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American truckers intent on staging a protest in Washington, D.C., against vaccine mandates are calling out Facebook for censoring them.
After the Facebook group that was set up to coordinate the truckers' protest — "Convoy to D.C., 2022" — was deleted Wednesday by the social media giant, the creator of the group, Jeremy Johnson, called the move "censorship at its finest."
Johnson condemned Facebook's decision to hide the truckers' protest from the public, saying, "They like to silence people that speak the truth."
"Convoy to D.C., 2022" was created to help truckers coordinate their routes from California to the nation's capital. Before being taken down by Facebook, the group reportedly amassed over 130,000 members.
The American truckers were inspired by the "Freedom Convoy" of Canadian truckers who congregated in Canada's capital, Ottawa, to protest vaccination and testing mandates recently implemented by Prime Minister Justin Trudeau.
A spokesman for Meta, Facebook's parent company, alleged the group's page was removed "for repeatedly violating our policies around QAnon." Last October, Facebook defined QAnon as a "violence-inducing conspiracy network" and announced a policy of eliminating groups (and their administrators' accounts) if they were found to be related to QAnon.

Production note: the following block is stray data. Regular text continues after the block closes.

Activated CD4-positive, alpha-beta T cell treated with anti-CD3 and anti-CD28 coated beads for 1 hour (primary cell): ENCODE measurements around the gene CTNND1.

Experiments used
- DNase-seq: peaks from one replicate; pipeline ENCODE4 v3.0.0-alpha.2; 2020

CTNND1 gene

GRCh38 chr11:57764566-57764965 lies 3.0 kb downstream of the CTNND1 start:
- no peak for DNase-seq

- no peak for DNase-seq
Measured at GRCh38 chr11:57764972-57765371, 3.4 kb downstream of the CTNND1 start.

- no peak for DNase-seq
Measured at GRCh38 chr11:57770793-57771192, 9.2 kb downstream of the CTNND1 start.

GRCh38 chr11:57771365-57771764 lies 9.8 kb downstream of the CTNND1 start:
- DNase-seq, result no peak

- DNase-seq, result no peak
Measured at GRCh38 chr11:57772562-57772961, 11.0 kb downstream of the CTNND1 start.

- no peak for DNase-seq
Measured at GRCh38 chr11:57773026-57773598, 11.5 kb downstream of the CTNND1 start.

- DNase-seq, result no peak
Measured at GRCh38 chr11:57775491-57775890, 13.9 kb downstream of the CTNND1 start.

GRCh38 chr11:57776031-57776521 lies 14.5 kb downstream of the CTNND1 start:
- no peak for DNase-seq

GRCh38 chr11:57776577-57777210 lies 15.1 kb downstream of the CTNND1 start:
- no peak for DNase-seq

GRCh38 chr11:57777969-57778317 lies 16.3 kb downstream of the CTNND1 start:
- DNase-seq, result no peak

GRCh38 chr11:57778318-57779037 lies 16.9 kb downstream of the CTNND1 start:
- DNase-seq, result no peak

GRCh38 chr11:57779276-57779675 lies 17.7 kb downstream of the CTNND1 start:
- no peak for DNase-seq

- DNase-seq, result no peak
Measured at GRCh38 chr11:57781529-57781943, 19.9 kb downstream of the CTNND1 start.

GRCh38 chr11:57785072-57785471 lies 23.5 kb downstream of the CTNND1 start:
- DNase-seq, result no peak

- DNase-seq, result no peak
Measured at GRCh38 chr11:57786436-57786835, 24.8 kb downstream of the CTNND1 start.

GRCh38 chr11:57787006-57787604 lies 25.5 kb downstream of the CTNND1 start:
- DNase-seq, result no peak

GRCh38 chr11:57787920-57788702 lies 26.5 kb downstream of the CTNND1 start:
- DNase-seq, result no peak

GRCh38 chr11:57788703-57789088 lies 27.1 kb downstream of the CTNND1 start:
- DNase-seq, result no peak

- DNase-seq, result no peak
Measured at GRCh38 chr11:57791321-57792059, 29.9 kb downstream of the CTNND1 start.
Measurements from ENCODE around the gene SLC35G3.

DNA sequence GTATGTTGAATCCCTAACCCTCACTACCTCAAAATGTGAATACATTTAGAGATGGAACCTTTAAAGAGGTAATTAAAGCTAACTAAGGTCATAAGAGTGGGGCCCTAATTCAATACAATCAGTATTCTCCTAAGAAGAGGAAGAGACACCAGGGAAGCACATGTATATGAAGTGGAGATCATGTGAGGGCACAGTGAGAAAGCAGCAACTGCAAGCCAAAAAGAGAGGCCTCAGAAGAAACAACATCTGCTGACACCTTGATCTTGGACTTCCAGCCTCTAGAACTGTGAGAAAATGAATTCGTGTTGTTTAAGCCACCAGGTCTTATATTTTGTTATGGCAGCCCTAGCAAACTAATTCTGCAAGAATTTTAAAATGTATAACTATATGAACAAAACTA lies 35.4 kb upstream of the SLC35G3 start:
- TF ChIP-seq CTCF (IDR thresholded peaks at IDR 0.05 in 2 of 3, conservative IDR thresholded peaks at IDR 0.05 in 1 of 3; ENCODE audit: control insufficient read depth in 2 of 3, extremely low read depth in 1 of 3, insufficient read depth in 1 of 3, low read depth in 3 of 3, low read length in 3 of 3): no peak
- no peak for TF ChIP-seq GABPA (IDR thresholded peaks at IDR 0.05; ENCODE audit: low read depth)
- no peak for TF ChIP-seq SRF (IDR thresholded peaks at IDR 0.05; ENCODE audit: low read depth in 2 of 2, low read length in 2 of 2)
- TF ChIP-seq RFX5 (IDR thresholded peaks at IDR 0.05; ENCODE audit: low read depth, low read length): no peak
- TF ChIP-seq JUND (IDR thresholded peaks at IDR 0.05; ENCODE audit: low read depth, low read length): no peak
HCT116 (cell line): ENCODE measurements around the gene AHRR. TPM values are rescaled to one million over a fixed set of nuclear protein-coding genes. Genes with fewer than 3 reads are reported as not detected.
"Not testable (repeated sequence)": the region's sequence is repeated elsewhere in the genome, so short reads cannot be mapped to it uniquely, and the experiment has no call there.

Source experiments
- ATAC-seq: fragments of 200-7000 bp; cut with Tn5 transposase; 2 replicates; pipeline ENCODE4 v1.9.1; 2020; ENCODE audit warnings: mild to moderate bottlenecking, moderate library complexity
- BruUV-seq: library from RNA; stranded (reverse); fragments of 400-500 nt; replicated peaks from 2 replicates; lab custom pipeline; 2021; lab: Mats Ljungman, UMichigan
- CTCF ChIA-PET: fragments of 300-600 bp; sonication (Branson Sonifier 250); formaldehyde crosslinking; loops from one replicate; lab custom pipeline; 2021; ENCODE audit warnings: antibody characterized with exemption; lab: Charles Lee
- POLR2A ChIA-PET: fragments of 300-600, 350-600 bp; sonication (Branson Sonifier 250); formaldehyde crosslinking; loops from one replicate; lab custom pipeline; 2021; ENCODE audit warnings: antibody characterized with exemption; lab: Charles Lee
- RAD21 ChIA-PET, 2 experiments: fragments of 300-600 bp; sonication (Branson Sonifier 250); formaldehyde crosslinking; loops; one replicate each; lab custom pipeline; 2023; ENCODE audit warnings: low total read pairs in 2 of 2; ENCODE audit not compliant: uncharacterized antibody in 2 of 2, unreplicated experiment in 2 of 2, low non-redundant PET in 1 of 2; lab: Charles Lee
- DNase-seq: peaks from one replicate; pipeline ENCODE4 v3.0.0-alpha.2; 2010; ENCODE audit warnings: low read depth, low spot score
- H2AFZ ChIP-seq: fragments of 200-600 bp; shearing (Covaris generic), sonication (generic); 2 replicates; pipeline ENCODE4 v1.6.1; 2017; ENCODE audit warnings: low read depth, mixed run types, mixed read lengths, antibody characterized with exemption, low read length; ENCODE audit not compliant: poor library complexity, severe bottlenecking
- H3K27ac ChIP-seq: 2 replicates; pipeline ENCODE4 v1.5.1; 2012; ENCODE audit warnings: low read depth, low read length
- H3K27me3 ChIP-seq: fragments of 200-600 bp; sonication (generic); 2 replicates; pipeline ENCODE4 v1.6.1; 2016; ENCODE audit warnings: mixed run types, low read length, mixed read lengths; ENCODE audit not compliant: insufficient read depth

Brian Brase, a co-organizer of the trucker protest, expressed his displeasure with the way Facebook described the group.
Speaking on Fox News, Brase said, "I have to laugh about that. Can they contact me or something? Can we talk? That's not true. They actually had offered the administrators to remove content and then request to review again. They didn't even give that option."
"They, literally, wiped Mike Landis and Jeremy completely out of Facebook. They don't even have a profile anymore, so how are you supposed to request a review or remove anything?" Brase added.
Landis, a driver participating in the freedom caravan, told Fox News host Carley Shimkus that this movement has been "a long time coming." He claimed that Americans are tired of "government overreach" and condemned politicians for failing to adhere to the Constitution.
"The presence of that amount of people that show that they are unhappy with what's going on is a good way to, hopefully, get their attention," he remarked.
Brase and Johnson expect a diverse group of Americans to join in supporting the truckers.
Brase said, "This crosses all genders, all races, all sexual orientations, all occupations. Truckers might be standing up, but it's not about the truckers. It's about America."
Johnson added, "This is going to get very big, in my opinion, and I think the government needs to take a look at what the American people want. And they don't want mandates. They want to see their families. We're just trying to be the voice of the voiceless."
The United States does not have a national vaccine mandate for truckers who travel domestically. Earlier this month, the Supreme Court struck down a national mandate for employers. Some Democrat-run cities, like Washington, D.C., and New York, however, have imposed harsh vaccination rules.
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